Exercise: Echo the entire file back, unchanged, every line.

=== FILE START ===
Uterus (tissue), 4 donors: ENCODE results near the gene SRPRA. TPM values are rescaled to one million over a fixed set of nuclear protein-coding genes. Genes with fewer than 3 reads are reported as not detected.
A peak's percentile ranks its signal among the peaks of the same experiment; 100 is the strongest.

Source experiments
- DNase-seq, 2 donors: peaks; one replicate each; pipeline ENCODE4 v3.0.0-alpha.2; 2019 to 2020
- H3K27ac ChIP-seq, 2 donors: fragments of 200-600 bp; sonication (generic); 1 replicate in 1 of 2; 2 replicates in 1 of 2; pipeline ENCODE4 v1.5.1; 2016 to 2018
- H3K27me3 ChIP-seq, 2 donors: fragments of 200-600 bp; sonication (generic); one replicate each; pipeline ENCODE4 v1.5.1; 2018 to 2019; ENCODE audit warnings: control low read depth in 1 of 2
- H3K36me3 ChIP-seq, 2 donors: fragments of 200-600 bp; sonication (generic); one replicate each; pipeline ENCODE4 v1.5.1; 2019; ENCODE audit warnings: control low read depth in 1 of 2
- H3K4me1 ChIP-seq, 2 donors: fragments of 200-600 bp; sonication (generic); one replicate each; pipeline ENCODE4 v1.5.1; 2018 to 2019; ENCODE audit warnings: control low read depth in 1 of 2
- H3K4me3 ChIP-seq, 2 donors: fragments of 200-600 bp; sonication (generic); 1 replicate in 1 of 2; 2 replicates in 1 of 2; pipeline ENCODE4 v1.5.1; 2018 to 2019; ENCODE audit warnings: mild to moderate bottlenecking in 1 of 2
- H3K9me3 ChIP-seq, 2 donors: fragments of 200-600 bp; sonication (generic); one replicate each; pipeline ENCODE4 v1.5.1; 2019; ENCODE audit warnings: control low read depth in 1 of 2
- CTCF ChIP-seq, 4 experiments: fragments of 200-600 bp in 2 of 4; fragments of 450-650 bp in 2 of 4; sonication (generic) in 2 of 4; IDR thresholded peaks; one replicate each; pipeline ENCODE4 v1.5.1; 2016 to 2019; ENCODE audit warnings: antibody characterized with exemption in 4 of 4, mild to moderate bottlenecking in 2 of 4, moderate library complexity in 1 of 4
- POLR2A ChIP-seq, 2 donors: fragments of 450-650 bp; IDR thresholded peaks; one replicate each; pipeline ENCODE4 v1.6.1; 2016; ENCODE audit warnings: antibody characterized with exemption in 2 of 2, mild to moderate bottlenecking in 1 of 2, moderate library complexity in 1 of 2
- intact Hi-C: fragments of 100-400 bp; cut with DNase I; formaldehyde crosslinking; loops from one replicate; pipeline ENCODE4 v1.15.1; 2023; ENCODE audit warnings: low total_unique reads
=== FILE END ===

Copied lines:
Uterus (tissue), 4 donors: ENCODE results near the gene SRPRA. TPM values are rescaled to one million over a fixed set of nuclear protein-coding genes. Genes with fewer than 3 reads are reported as not detected.
A peak's percentile ranks its signal among the peaks of the same experiment; 100 is the strongest.

Source experiments
- DNase-seq, 2 donors: peaks; one replicate each; pipeline ENCODE4 v3.0.0-alpha.2; 2019 to 2020
- H3K27ac ChIP-seq, 2 donors: fragments of 200-600 bp; sonication (generic); 1 replicate in 1 of 2; 2 replicates in 1 of 2; pipeline ENCODE4 v1.5.1; 2016 to 2018
- H3K27me3 ChIP-seq, 2 donors: fragments of 200-600 bp; sonication (generic); one replicate each; pipeline ENCODE4 v1.5.1; 2018 to 2019; ENCODE audit warnings: control low read depth in 1 of 2
- H3K36me3 ChIP-seq, 2 donors: fragments of 200-600 bp; sonication (generic); one replicate each; pipeline ENCODE4 v1.5.1; 2019; ENCODE audit warnings: control low read depth in 1 of 2
- H3K4me1 ChIP-seq, 2 donors: fragments of 200-600 bp; sonication (generic); one replicate each; pipeline ENCODE4 v1.5.1; 2018 to 2019; ENCODE audit warnings: control low read depth in 1 of 2
- H3K4me3 ChIP-seq, 2 donors: fragments of 200-600 bp; sonication (generic); 1 replicate in 1 of 2; 2 replicates in 1 of 2; pipeline ENCODE4 v1.5.1; 2018 to 2019; ENCODE audit warnings: mild to moderate bottlenecking in 1 of 2
- H3K9me3 ChIP-seq, 2 donors: fragments of 200-600 bp; sonication (generic); one replicate each; pipeline ENCODE4 v1.5.1; 2019; ENCODE audit warnings: control low read depth in 1 of 2
- CTCF ChIP-seq, 4 experiments: fragments of 200-600 bp in 2 of 4; fragments of 450-650 bp in 2 of 4; sonication (generic) in 2 of 4; IDR thresholded peaks; one replicate each; pipeline ENCODE4 v1.5.1; 2016 to 2019; ENCODE audit warnings: antibody characterized with exemption in 4 of 4, mild to moderate bottlenecking in 2 of 4, moderate library complexity in 1 of 4
- POLR2A ChIP-seq, 2 donors: fragments of 450-650 bp; IDR thresholded peaks; one replicate each; pipeline ENCODE4 v1.6.1; 2016; ENCODE audit warnings: antibody characterized with exemption in 2 of 2, mild to moderate bottlenecking in 1 of 2, moderate library complexity in 1 of 2
- intact Hi-C: fragments of 100-400 bp; cut with DNase I; formaldehyde crosslinking; loops from one replicate; pipeline ENCODE4 v1.15.1; 2023; ENCODE audit warnings: low total_unique reads